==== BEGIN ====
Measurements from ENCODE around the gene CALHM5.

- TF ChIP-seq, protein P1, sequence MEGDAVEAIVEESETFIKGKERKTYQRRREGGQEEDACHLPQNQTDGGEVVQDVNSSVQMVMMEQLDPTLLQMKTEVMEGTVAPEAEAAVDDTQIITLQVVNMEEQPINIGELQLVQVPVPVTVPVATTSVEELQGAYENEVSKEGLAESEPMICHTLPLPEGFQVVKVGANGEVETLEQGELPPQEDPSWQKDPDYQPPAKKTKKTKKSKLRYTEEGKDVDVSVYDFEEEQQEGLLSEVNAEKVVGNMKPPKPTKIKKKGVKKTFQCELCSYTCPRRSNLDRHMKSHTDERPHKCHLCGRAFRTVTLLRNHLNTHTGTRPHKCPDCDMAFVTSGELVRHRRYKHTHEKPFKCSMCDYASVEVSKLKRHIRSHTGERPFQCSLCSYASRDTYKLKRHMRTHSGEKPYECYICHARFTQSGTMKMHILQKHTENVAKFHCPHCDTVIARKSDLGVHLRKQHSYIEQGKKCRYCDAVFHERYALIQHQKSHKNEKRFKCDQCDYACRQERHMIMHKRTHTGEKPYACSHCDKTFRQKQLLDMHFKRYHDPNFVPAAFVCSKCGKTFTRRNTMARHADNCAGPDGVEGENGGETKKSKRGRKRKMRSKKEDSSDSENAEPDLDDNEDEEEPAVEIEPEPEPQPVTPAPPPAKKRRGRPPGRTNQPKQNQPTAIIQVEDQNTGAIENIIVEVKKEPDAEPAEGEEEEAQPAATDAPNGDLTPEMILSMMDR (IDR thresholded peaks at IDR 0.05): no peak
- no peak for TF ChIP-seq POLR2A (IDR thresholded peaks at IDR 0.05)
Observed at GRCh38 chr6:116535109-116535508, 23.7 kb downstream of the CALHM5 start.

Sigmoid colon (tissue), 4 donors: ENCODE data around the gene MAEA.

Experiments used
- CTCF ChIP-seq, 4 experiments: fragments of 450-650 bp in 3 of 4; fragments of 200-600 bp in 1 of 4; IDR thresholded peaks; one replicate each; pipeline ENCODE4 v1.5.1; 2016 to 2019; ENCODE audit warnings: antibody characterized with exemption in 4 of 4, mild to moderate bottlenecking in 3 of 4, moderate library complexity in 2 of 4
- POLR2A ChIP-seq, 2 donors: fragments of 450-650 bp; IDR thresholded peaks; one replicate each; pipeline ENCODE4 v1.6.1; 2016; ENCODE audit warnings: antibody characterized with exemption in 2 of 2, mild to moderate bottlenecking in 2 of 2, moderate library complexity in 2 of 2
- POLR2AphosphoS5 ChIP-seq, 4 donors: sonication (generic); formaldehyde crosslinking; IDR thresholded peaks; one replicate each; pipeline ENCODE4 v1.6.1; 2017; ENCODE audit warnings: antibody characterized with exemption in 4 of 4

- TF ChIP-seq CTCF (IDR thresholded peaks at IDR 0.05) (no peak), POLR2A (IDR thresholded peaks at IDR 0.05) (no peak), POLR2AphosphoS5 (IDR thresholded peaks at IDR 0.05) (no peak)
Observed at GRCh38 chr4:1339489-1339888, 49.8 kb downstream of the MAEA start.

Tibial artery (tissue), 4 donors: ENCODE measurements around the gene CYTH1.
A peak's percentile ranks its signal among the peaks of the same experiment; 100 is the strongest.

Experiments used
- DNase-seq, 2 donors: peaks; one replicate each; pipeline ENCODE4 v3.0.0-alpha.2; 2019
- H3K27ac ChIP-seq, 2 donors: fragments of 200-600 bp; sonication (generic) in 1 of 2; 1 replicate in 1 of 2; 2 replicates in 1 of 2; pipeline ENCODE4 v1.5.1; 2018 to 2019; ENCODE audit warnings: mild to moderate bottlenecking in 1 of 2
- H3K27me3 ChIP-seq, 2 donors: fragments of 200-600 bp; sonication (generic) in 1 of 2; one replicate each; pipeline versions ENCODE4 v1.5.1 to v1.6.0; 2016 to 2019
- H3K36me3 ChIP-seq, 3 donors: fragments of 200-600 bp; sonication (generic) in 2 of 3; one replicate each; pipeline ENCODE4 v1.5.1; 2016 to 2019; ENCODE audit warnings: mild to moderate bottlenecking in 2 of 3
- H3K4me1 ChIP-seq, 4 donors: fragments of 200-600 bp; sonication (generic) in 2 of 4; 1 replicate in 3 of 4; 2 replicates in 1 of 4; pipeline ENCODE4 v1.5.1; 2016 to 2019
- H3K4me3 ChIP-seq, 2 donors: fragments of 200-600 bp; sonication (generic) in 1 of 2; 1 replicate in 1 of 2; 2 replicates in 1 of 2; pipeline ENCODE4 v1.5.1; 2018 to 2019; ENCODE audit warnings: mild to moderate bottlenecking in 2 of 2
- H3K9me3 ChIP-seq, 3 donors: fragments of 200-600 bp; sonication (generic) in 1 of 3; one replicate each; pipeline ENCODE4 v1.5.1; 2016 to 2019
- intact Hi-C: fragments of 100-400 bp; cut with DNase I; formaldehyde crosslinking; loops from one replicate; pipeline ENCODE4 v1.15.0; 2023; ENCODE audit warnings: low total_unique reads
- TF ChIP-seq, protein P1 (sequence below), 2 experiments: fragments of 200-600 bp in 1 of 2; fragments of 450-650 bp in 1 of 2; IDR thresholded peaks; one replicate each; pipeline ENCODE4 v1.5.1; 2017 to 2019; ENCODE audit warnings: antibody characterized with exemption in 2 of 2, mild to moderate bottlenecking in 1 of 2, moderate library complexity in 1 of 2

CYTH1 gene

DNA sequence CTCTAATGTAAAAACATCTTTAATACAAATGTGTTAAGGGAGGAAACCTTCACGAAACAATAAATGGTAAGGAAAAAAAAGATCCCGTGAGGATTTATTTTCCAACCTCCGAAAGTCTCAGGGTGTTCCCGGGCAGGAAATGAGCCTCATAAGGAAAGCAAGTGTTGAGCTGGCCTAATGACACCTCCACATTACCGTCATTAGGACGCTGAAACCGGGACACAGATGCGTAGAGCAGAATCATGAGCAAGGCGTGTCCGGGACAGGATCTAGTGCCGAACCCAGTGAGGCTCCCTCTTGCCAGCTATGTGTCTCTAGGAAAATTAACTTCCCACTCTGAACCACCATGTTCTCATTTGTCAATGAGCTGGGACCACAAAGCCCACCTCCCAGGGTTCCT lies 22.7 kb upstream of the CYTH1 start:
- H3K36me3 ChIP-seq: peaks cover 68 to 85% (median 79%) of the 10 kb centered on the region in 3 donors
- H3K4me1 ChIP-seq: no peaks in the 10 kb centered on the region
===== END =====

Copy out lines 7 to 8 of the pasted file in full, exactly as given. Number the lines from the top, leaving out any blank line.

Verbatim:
- CTCF ChIP-seq, 4 experiments: fragments of 450-650 bp in 3 of 4; fragments of 200-600 bp in 1 of 4; IDR thresholded peaks; one replicate each; pipeline ENCODE4 v1.5.1; 2016 to 2019; ENCODE audit warnings: antibody characterized with exemption in 4 of 4, mild to moderate bottlenecking in 3 of 4, moderate library complexity in 2 of 4
- POLR2A ChIP-seq, 2 donors: fragments of 450-650 bp; IDR thresholded peaks; one replicate each; pipeline ENCODE4 v1.6.1; 2016; ENCODE audit warnings: antibody characterized with exemption in 2 of 2, mild to moderate bottlenecking in 2 of 2, moderate library complexity in 2 of 2